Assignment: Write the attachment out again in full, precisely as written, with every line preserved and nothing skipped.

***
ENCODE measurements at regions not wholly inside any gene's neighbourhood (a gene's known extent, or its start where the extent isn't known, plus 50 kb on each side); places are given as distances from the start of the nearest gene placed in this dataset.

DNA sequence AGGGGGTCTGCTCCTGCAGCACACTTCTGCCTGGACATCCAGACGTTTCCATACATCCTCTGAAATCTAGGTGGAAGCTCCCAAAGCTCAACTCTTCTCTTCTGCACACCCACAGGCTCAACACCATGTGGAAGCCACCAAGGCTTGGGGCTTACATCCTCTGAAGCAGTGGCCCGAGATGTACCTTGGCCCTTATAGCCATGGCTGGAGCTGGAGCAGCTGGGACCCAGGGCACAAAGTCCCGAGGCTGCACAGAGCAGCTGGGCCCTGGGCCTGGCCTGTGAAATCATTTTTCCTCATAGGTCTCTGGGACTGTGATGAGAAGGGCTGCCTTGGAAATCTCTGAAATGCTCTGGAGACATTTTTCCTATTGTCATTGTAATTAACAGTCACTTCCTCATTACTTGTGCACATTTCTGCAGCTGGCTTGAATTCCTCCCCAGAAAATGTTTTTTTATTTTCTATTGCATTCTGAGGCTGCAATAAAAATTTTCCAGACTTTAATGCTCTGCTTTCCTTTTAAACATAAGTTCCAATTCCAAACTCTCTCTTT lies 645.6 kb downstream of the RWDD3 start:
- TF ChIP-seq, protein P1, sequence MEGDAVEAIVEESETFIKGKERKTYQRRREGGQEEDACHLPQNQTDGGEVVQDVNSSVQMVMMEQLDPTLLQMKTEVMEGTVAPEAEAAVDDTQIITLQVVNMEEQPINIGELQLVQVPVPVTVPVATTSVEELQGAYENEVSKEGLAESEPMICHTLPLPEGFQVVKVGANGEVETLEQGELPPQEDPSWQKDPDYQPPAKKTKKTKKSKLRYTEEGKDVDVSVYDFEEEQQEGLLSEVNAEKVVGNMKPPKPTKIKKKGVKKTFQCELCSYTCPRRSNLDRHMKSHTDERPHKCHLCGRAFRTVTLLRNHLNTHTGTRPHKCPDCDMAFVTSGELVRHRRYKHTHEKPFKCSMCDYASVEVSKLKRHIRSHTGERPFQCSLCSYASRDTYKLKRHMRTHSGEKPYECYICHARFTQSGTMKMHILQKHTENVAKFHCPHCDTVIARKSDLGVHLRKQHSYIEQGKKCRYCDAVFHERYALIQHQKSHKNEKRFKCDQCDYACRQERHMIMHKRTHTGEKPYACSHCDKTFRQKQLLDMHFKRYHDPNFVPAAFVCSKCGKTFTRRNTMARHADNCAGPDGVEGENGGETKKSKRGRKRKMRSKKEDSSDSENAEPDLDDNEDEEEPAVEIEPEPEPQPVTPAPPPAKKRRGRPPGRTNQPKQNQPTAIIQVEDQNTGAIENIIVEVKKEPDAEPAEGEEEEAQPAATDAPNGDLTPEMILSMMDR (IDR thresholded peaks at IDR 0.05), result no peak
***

ENCODE measurements at regions not wholly inside any gene's neighbourhood (a gene's known extent, or its start where the extent isn't known, plus 50 kb on each side); places are given as distances from the start of the nearest gene placed in this dataset.

DNA sequence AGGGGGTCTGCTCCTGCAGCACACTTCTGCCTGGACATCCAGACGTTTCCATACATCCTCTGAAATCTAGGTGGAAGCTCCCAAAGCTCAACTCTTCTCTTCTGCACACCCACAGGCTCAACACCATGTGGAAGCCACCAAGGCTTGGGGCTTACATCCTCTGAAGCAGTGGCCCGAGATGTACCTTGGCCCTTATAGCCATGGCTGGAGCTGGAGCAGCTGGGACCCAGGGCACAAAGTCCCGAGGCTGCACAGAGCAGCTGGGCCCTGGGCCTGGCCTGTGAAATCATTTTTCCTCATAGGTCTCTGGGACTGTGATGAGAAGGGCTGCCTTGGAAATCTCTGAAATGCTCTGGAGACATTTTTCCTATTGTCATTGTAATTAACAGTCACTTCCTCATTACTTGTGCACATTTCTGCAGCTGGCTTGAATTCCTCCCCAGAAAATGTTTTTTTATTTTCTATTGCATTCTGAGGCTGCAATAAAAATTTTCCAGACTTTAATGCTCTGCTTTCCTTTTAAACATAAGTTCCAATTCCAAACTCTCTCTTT lies 645.6 kb downstream of the RWDD3 start:
- TF ChIP-seq, protein P1, sequence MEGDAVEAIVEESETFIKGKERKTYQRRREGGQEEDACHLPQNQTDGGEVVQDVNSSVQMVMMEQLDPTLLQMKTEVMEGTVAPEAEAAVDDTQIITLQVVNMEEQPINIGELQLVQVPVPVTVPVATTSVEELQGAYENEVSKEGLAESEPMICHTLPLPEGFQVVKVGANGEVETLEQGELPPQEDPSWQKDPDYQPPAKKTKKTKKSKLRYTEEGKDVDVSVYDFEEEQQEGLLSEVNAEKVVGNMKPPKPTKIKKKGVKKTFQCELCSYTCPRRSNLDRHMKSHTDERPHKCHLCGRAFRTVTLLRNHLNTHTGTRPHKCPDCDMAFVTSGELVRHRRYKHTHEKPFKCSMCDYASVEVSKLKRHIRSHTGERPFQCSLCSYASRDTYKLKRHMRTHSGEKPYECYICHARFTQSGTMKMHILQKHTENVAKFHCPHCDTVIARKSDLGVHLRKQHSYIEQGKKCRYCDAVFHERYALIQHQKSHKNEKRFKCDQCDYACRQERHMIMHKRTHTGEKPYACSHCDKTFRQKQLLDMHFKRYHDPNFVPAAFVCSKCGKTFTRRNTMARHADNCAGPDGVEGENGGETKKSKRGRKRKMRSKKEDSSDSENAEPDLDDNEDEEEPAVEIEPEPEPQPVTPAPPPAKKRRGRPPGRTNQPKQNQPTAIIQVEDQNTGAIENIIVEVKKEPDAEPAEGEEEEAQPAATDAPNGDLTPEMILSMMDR (IDR thresholded peaks at IDR 0.05), result no peak